With all the memes wishing a good riddance to 2016, and John Oliver’s epic send-off to this annus horribilis, it may seem small comfort that this was a year that might be remembered as one of the most important in a long time in my corner of the scholarly universe: for works that illuminate race and religion in America, and for books reinterpreting African American religious history for a new, more disillusioned generation.
If you surmise this could be self-serving, very well, it is. My own attempt at a broad and readable narrative of the subject, Bounds of Their Habitation: Race and Religion in American History, was published just in the wake of the November counter-revolution.
Bounds of Their Habitation: Race and Religion in American History
Rowman and Littlefield
As I completed the book in January with an epilogue about the present, however, I fell prey to the historian’s trap – to play prophet rather than analyst of the past. And hence, in a couple of paragraph about Donald Trump’s campaign, which seemed in January destined to fizzle out at some point, I wrote that “Trump’s suggestion were less policy proposals than symbolic statements articulating the historic prejudices of great numbers of Americans, who feared immigrants generally, and he decline of white American nationalism particularly.”
And voila! Ten months later, and the primary enabler, publisher, and purveyor of those fears, Stephen Bannon, sits aside the President-Elect, while fake news outlets, white supremacist sites, and messengers of a populist ethno-nationalism have ascended to a central place in public discourse. As noted above, “Bad: Everything else.”
Perhaps it’s small comfort, but it’s true: Epic disasters can produce wonderful writing. As this year of woe unfolded, I was working my way through a plethora of wonderful historical works that did not improve my predictive abilities, but did deepen my sense of the longevity and complexity of the struggle. So I’ll make a “top five” list for you here of works on race and religion in America, focusing here particularly on books focusing on people of African descent.
African-American Religions, 1500-2000: Colonialism, Democracy, and Freedom
Sylvester A. Johnson
Cambridge University Press
The first one is not for the faint of heart, and not for anyone who wants the comforting story of “from slavery to freedom” reaffirmed. Sylvester Johnson’s African American Religions, 1500-2000: Colonialism, Democracy, and Freedom. But mostly, as it turns out, colonialism.
This ambitious book aims to reshape the field of African American religious history. Long dominated by a narrative pointing towards freedom, civil rights, and justice, Johnson audaciously proposes to point it in another direction: towards empire. Rather than a narrative history, Johnson surveys, in an erudite and tough-minded way, key moments connecting the themes of colonialism, democracy, and freedom. The subjects range from the interaction of African kingdoms and European slaving companies in West Africa, to settler colonies in North America, to nineteenth-century settler-colonies in Liberia and elsewhere, to Marcus Garvey and the dream of a black empire in the twentieth century, to black “ethnic religions” such as the Moorish Science Temple, to state-sponsored surveillance and harassment of civil rights activists, and finally to the national security state and the racialization of Islam over the last generation. The result is a landmark work in the field, and the creation of a new paradigm that will initiate conversations and foster intense arguments.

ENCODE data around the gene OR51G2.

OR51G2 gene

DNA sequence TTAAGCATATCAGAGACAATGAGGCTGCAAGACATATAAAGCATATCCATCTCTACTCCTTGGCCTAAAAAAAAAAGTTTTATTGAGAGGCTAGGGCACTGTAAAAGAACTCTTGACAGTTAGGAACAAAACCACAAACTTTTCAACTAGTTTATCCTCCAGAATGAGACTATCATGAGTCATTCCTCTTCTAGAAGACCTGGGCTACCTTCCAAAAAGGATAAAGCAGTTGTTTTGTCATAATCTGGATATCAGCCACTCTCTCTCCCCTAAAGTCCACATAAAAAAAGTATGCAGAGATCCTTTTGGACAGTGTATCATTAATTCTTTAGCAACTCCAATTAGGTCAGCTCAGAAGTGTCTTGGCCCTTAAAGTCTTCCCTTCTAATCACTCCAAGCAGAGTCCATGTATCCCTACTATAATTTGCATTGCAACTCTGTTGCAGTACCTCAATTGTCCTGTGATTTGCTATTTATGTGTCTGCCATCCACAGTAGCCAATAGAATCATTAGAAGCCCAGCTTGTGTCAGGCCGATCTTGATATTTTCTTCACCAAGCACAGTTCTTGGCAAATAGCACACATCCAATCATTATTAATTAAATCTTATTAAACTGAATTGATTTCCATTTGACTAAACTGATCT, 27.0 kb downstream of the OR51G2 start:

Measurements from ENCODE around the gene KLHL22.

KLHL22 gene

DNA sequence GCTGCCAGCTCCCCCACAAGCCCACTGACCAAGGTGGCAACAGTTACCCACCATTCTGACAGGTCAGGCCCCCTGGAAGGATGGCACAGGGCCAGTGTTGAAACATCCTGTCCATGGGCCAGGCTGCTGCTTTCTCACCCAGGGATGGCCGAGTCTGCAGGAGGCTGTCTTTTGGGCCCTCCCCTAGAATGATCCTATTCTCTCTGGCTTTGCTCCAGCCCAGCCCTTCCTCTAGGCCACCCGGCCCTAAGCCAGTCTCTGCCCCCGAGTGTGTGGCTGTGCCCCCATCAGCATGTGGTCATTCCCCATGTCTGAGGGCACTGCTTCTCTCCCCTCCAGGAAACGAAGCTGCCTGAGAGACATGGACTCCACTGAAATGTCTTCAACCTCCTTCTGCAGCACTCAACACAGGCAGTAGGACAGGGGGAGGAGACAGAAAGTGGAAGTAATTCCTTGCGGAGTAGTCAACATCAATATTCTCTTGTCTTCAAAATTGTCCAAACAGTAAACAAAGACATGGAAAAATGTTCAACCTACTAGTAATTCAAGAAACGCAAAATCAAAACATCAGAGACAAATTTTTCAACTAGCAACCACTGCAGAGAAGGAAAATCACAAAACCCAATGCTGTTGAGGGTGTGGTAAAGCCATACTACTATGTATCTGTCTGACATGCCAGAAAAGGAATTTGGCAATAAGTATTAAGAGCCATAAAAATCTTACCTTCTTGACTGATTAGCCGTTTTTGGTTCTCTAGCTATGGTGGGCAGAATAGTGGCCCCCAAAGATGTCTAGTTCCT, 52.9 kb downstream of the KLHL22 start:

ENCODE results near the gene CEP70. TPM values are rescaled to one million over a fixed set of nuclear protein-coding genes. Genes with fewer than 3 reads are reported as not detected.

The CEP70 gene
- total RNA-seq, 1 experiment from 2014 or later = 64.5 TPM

Between the World and Me
Spiegel & Grau
The latter portion of the book focuses on state-sponsored harassment of civil rights leaders. COINTELPRO, not surprisingly, plays a major role. The important point here, though, is not that the FBI invented anti-black surveillance and repression, but that it “reorganized and militarized that violence into a larger network of collaboration under the national security paradigm.” We can, one might assume, see a lot more of that in the coming years of a law-and-order President.
Johnson’s work is a sort of scholarly accompaniment to an age dominated by the ascendancy of the public intellectual Ta-Nehisi Coates, and the pessimistic take that he powerfully explores in Between the World and Me. A parallel perspective (but one more deeply rooted in African American religious thought) emerges in Eddie Glaude’s Democracy in Black: How Race Enslaves the American Soul.
This work comes from the Princeton religious studies scholar known particularly for deep works on nineteenth-century history. Here, however, he looks at the present and devastatingly drills down into what he calls the “values gap,” the fact that “white people are valued more than others in this country, and that fact continues to shape the life chances of millions of Americans. The value gap is in our national DNA.” Some of this comes from “racial habits,” which are “the things we do, without thinking that sustain the value gap.” Glaude also indicts the history of black liberalism, concluding that by the 200s the “grassroots organizing and the array of political organizations that made that fight [the civil rights movement] were reduced to a bland liberal politics with a charismatic preacher at its head.”